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March/April 2010
Editorial

Quality Assurance

Maryann Gorman,  Standardization News' Editor in ChiefThe Oxford American Dictionary defines the noun “standard” as “a level of quality or attainment.” Indeed, for all the nuances in the concepts of standards and quality to those of us who work in standardization, these two words are often synonymous in the public’s mind. When marketers use the word “standard” in commercials or advertisements, it’s meant to evoke the ideas of excellence, merit and superiority.

Despite the fact that attaining a certain level of quality is a goal arguably embedded in every standard, I still wanted to highlight some outstanding examples of standards that enable quality in the crucial area of manufacturing.

As it turns out, it often takes more than just writing a good standard to ensure quality. In the article “Standards Enable Quality Assurance,” we find out how some committees in ASTM International have gone beyond standards development; they use related programs that help manufacturers make materials and products that can be purchased with confidence by others in their industries as well as by consumers.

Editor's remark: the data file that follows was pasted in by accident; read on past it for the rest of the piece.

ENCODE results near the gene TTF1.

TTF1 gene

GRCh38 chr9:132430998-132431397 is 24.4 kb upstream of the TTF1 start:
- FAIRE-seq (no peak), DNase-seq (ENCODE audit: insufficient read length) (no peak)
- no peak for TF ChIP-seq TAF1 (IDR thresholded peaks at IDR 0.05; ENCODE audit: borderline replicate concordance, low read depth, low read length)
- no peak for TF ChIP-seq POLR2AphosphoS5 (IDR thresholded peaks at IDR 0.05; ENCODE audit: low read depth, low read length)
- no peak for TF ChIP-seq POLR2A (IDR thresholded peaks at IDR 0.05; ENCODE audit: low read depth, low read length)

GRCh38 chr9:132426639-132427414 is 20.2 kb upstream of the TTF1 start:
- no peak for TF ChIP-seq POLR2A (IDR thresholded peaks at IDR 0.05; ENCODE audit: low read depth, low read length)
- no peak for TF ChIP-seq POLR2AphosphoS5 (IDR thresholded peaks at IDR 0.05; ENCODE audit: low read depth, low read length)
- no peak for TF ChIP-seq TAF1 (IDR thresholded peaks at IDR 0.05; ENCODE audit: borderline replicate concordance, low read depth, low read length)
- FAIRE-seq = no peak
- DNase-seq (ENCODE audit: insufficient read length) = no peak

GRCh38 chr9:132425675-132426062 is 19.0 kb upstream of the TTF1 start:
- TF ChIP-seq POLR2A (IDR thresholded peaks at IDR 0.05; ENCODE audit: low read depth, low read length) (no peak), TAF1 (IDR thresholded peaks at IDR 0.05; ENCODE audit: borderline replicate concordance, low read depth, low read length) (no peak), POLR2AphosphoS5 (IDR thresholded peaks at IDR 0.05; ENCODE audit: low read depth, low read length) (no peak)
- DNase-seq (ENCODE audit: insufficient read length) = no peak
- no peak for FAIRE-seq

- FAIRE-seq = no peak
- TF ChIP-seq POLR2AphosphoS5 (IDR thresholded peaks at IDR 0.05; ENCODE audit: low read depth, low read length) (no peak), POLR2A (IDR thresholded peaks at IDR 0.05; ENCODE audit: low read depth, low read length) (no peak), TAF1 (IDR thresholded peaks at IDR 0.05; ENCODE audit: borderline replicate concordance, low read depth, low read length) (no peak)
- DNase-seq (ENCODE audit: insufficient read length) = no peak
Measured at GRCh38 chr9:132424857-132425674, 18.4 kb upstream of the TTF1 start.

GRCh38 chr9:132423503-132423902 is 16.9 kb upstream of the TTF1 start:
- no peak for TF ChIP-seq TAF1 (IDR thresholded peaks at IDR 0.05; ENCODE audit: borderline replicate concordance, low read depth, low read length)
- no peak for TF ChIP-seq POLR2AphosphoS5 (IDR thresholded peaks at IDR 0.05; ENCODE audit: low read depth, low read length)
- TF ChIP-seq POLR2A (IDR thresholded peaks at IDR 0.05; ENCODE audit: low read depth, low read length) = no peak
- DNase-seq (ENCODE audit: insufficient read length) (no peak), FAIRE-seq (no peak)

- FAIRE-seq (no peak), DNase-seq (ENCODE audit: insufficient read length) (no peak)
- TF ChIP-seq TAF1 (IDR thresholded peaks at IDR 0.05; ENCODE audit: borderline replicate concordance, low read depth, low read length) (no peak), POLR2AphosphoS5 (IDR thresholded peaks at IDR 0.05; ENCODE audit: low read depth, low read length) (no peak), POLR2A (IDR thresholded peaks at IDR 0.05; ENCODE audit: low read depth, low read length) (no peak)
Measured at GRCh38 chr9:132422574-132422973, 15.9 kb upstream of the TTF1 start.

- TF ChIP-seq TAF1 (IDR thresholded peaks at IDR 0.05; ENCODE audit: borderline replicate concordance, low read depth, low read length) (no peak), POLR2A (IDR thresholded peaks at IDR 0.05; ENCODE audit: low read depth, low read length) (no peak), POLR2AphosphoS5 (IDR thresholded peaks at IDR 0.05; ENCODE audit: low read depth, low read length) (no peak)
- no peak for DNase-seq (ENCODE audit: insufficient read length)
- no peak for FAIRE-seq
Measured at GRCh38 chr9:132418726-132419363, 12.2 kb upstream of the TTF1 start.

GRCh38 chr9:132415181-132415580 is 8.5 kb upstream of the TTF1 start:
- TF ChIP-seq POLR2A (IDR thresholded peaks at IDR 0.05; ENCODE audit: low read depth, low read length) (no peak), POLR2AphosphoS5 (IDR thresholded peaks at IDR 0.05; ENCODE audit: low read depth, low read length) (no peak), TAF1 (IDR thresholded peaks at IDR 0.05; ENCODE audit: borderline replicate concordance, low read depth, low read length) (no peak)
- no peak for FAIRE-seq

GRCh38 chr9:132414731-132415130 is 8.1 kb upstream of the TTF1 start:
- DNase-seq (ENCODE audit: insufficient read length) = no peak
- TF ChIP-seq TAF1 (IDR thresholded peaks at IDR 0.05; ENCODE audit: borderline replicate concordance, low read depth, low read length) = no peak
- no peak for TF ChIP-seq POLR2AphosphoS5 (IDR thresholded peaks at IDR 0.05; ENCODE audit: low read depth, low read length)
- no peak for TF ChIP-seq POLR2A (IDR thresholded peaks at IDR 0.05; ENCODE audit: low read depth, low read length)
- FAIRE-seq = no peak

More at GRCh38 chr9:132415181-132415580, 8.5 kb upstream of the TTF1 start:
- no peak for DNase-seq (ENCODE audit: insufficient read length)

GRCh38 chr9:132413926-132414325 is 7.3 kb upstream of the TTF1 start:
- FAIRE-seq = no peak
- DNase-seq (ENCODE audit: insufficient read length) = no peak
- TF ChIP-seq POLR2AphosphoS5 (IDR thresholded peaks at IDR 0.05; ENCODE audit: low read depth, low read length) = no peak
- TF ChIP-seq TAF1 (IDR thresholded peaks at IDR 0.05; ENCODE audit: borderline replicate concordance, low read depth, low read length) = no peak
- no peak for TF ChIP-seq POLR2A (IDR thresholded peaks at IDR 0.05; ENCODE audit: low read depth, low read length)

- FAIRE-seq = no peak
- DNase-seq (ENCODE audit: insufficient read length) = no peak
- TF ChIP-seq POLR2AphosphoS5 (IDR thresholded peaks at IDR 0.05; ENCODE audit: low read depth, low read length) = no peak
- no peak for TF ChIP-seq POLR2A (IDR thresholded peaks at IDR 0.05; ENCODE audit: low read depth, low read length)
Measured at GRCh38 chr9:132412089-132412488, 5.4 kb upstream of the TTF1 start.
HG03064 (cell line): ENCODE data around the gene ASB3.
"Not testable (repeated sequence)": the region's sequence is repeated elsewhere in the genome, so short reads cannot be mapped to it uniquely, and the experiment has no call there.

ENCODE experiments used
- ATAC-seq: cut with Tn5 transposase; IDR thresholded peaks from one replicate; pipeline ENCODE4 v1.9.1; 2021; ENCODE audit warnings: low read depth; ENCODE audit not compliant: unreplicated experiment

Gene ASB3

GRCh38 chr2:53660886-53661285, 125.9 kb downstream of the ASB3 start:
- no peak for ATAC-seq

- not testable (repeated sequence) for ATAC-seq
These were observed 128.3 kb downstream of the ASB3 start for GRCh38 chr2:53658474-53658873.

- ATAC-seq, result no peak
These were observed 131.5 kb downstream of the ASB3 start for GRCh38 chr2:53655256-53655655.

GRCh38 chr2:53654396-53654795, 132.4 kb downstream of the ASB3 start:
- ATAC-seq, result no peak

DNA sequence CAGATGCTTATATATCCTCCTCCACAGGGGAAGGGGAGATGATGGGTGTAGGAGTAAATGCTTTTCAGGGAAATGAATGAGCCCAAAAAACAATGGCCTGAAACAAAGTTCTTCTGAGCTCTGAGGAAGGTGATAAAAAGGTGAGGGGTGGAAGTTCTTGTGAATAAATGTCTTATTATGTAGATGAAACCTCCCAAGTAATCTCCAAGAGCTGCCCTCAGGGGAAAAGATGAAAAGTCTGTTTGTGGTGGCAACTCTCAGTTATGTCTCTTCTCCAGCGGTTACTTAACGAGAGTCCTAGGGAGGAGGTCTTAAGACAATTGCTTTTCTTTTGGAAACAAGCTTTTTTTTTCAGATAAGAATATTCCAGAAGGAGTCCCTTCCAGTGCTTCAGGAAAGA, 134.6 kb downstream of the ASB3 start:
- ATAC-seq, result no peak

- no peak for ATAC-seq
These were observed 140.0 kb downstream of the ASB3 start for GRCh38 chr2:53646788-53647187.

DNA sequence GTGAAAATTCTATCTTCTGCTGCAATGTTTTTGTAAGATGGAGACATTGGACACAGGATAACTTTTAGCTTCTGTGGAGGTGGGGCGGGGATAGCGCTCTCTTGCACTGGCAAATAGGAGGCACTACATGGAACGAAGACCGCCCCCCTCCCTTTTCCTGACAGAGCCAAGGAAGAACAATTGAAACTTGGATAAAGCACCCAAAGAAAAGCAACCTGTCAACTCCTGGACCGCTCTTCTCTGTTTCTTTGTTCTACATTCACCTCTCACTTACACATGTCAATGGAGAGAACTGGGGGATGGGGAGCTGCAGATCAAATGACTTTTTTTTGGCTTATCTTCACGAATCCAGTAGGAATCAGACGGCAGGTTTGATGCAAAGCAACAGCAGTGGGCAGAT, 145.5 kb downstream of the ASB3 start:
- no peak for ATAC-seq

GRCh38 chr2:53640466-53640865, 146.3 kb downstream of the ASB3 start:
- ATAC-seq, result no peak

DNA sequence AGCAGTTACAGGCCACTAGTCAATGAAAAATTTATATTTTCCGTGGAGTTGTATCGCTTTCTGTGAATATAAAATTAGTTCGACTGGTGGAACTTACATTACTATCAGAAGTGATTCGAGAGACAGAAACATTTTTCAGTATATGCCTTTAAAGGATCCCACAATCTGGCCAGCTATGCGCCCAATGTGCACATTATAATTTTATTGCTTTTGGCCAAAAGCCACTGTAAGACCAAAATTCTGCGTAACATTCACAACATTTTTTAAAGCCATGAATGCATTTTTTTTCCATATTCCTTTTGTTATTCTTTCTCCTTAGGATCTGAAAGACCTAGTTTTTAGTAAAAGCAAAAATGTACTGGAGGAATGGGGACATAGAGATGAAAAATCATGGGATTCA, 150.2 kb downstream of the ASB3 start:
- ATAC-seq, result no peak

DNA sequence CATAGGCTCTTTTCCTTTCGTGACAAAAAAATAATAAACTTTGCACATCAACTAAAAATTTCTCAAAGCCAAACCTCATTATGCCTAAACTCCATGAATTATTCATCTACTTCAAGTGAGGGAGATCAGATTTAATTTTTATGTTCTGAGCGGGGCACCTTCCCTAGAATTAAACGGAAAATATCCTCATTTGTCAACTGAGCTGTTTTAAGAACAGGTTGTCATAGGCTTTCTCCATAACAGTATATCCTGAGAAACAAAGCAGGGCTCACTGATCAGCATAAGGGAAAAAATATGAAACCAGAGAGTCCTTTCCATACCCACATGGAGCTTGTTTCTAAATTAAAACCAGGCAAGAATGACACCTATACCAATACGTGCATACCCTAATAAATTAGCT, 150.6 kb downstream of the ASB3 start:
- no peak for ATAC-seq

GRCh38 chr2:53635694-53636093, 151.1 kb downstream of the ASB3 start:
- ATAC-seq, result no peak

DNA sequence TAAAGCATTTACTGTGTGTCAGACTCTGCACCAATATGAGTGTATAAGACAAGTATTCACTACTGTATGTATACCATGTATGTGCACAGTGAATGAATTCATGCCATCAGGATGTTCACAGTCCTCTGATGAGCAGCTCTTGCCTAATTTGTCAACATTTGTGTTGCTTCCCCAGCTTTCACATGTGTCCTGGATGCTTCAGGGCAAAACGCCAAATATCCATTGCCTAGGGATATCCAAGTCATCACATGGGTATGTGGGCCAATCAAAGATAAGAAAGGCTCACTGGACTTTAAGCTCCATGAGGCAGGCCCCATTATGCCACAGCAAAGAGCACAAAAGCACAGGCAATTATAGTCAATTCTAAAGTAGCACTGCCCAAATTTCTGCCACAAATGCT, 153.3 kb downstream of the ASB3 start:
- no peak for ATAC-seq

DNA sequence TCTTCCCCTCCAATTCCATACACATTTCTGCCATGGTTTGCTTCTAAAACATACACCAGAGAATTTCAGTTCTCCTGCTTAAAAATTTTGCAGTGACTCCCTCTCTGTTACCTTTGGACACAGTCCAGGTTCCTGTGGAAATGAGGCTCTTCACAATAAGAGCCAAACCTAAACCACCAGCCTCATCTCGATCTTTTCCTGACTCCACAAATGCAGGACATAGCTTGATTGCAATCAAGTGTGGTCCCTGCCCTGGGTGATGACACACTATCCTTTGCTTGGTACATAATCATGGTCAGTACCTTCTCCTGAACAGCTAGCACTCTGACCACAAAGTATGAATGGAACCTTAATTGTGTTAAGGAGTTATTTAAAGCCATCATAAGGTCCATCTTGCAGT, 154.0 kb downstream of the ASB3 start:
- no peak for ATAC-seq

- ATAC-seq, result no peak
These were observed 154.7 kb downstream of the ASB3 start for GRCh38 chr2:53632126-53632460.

Among the examples in the article, which range from fasteners to textiles, the efforts of Committee D24 on Carbon Black, which help align carbon black quality between manufacturers and their customers, stand out as quite comprehensive. In addition to writing specifications and test methods that assess conformity to those specs, Committee D24 oversees the production of Standard Reference Blacks and its own laboratory proficiency rating system. All of these components add up to an alignment of quality expectations between manufacturers and users, enabled by ASTM International. I invite you to peruse the article and learn about other initiatives in Committees D02 on Petroleum Products and Lubricants, D13 on Textiles and F16 on Fasteners — additional areas where product quality is critical.

“Standards Enable Quality Assurance” is the second in an ongoing series we launched in November/December 2009 that explores some of the business and societal benefits made possible by standards, using real examples from among ASTM International’s technical committees and showing how these committees avail themselves of a range of ASTM programs to achieve their goals. Be sure to check back in May/June, when we will show how standards help keep you safe in your everyday life.

Maryann Gorman
Editor in Chief